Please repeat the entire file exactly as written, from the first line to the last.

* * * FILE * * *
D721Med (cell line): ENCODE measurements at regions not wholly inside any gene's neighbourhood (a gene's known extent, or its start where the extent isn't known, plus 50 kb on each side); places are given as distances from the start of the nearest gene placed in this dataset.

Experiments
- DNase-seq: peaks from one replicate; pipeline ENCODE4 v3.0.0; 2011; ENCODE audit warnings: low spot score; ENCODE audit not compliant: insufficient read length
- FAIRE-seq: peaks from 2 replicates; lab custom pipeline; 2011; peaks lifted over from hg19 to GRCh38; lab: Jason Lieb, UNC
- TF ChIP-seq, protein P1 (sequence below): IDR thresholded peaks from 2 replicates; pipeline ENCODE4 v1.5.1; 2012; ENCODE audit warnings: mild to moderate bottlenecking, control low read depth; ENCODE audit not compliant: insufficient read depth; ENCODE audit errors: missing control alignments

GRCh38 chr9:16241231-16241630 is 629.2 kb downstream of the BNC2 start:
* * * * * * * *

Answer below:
D721Med (cell line): ENCODE measurements at regions not wholly inside any gene's neighbourhood (a gene's known extent, or its start where the extent isn't known, plus 50 kb on each side); places are given as distances from the start of the nearest gene placed in this dataset.

Experiments
- DNase-seq: peaks from one replicate; pipeline ENCODE4 v3.0.0; 2011; ENCODE audit warnings: low spot score; ENCODE audit not compliant: insufficient read length
- FAIRE-seq: peaks from 2 replicates; lab custom pipeline; 2011; peaks lifted over from hg19 to GRCh38; lab: Jason Lieb, UNC
- TF ChIP-seq, protein P1 (sequence below): IDR thresholded peaks from 2 replicates; pipeline ENCODE4 v1.5.1; 2012; ENCODE audit warnings: mild to moderate bottlenecking, control low read depth; ENCODE audit not compliant: insufficient read depth; ENCODE audit errors: missing control alignments

GRCh38 chr9:16241231-16241630 is 629.2 kb downstream of the BNC2 start: